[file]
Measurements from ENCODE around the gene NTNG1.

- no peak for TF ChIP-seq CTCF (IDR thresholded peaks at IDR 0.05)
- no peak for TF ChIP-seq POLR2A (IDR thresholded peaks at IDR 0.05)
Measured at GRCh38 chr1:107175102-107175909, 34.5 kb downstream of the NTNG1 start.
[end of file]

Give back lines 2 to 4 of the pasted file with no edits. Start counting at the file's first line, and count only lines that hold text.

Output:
- no peak for TF ChIP-seq CTCF (IDR thresholded peaks at IDR 0.05)
- no peak for TF ChIP-seq POLR2A (IDR thresholded peaks at IDR 0.05)
Measured at GRCh38 chr1:107175102-107175909, 34.5 kb downstream of the NTNG1 start.